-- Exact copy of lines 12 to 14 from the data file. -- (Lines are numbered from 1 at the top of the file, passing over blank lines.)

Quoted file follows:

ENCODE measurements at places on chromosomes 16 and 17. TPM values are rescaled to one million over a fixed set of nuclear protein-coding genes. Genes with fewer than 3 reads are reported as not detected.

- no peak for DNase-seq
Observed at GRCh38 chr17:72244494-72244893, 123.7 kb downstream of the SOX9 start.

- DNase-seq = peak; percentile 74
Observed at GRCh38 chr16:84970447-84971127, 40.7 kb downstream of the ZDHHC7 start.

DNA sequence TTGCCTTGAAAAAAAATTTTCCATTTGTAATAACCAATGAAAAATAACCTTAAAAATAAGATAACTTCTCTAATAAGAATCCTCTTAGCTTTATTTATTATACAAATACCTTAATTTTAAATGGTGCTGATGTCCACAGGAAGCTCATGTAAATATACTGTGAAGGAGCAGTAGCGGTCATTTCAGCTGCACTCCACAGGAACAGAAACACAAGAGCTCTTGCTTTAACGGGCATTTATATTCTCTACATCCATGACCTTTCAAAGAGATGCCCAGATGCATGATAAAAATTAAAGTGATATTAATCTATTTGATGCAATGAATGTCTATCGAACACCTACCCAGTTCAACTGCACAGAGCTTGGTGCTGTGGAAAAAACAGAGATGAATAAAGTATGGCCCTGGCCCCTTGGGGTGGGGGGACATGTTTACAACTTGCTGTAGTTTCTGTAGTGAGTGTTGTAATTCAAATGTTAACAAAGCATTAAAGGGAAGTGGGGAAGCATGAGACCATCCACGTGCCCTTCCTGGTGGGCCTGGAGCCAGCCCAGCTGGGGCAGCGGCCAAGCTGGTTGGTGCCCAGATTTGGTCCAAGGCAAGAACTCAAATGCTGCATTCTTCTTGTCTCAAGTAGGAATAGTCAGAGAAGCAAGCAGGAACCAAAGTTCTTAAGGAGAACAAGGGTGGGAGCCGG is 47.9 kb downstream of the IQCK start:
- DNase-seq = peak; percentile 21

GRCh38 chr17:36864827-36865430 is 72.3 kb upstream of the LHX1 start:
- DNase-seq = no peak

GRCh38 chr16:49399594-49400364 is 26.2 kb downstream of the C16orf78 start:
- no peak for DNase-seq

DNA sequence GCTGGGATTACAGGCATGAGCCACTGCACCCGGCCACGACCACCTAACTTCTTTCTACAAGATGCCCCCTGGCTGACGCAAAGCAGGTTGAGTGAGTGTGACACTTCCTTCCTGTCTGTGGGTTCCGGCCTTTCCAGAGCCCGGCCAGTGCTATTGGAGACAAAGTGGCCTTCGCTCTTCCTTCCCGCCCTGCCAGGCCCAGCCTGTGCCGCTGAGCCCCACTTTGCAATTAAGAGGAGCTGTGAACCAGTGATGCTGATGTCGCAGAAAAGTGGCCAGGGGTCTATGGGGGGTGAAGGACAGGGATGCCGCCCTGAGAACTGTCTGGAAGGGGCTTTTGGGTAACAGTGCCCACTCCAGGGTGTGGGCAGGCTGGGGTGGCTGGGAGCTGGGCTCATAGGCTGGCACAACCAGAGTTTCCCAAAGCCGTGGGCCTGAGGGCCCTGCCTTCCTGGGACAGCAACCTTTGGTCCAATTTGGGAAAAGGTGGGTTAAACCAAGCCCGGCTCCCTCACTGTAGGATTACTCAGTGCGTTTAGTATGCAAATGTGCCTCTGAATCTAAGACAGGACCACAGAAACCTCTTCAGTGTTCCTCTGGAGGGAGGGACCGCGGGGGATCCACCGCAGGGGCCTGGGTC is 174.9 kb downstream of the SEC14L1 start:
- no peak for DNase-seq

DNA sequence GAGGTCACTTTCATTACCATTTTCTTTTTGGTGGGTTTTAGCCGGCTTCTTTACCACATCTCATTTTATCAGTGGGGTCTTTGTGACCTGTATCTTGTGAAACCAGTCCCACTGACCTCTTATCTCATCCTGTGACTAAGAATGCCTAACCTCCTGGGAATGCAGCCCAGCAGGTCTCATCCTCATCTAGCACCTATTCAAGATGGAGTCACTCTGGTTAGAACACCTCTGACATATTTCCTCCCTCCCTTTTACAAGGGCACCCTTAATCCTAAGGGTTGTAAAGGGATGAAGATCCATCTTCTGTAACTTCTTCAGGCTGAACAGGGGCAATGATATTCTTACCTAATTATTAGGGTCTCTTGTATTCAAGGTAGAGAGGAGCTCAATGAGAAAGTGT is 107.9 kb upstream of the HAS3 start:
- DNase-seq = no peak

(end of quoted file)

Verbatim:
DNA sequence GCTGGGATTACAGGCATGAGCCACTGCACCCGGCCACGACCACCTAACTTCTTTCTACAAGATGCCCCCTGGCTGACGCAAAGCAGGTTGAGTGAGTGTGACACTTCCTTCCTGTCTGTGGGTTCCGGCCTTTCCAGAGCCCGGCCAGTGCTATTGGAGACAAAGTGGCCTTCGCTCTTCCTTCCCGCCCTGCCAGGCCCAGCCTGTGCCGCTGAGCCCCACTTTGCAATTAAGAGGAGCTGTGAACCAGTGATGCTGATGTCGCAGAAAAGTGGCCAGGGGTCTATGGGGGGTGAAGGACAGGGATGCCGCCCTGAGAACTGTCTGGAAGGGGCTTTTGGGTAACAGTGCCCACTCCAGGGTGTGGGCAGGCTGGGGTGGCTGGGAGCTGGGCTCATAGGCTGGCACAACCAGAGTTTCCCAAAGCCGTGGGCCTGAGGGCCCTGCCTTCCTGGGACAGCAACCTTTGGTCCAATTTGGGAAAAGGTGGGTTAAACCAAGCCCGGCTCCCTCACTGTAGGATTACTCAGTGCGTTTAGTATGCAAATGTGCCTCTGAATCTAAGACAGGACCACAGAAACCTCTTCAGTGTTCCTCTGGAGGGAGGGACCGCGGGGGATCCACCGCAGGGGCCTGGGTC is 174.9 kb downstream of the SEC14L1 start:
- no peak for DNase-seq

DNA sequence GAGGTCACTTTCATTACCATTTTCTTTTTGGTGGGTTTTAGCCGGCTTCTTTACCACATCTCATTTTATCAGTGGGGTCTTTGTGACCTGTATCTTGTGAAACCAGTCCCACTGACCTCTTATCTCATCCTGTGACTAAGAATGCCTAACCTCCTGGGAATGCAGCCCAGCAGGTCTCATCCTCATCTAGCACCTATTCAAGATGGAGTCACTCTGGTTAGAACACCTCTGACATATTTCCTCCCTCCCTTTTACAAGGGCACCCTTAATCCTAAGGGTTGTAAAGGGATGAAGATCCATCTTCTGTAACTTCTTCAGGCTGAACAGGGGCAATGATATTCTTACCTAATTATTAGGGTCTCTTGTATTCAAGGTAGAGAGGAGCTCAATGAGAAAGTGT is 107.9 kb upstream of the HAS3 start: